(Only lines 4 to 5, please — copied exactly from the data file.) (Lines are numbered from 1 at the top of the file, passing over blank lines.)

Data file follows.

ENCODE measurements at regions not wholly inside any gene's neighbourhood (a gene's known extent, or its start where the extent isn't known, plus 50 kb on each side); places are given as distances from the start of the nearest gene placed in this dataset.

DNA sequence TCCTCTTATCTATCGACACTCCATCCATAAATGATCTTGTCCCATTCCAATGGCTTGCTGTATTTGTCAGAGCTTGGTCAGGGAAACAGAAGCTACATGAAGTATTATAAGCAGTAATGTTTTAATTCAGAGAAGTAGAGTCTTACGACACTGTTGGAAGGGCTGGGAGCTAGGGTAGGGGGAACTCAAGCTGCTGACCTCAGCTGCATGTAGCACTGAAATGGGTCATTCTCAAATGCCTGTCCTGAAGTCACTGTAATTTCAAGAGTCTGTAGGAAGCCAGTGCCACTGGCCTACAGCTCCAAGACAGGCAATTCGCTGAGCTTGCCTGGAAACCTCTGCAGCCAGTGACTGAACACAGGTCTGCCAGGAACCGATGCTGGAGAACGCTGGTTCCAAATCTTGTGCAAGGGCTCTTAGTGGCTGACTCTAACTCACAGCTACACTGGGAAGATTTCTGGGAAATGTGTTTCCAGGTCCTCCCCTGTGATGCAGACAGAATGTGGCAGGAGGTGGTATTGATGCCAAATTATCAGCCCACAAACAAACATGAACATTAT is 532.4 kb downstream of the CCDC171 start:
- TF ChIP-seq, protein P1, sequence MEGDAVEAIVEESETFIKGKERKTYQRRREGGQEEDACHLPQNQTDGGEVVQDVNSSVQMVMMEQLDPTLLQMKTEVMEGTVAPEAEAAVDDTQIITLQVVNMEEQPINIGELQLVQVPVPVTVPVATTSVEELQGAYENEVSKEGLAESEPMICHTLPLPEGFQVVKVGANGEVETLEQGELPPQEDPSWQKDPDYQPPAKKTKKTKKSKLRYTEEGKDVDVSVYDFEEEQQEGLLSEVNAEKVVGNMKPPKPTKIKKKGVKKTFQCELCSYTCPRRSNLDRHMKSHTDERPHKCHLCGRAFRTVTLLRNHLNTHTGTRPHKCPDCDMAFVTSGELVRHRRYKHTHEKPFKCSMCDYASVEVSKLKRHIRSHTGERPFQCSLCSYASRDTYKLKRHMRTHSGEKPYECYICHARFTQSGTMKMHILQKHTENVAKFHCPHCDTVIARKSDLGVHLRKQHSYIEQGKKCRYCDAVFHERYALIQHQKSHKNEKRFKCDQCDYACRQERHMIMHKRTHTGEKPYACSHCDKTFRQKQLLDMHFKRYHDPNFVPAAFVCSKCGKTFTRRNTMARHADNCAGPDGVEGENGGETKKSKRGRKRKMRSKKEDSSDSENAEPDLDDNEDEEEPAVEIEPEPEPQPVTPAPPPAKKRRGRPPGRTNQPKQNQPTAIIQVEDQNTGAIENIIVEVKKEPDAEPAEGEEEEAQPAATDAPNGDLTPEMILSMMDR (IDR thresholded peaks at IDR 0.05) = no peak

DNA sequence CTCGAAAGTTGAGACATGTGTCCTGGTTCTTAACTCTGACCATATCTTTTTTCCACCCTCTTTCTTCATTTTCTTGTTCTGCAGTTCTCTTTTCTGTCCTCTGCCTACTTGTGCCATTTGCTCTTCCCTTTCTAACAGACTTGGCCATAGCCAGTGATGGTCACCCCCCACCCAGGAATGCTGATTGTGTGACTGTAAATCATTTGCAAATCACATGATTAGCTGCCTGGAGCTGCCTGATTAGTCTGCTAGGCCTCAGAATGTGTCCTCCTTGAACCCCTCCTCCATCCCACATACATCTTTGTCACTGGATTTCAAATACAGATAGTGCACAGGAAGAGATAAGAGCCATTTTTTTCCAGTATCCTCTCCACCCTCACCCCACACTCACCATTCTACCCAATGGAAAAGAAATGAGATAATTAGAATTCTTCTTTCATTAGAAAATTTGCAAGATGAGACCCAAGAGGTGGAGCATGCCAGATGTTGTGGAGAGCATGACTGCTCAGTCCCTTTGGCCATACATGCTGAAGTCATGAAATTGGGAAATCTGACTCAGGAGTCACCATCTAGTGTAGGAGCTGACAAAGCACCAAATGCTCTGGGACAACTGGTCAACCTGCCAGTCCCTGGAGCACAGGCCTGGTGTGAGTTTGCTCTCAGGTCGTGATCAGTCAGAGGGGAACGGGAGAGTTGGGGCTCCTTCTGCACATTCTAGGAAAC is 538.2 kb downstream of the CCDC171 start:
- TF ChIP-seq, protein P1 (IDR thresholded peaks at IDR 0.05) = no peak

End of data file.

DNA sequence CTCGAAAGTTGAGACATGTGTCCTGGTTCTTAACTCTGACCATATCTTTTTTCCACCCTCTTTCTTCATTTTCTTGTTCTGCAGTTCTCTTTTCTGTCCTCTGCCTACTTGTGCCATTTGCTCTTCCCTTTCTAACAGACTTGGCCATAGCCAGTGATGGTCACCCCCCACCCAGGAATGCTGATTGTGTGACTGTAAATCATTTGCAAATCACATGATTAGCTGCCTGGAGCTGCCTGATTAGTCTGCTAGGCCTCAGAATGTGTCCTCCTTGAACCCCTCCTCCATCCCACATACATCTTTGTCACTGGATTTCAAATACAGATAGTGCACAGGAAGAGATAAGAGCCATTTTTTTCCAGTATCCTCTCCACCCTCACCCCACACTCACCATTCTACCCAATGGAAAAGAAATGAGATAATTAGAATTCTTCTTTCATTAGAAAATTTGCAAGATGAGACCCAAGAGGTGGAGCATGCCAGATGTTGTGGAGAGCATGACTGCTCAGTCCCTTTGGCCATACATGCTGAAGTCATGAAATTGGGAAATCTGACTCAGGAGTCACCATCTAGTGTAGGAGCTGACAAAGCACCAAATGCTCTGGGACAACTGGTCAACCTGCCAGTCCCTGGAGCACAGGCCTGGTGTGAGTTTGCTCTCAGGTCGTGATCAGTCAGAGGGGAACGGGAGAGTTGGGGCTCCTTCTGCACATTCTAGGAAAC is 538.2 kb downstream of the CCDC171 start:
- TF ChIP-seq, protein P1 (IDR thresholded peaks at IDR 0.05) = no peak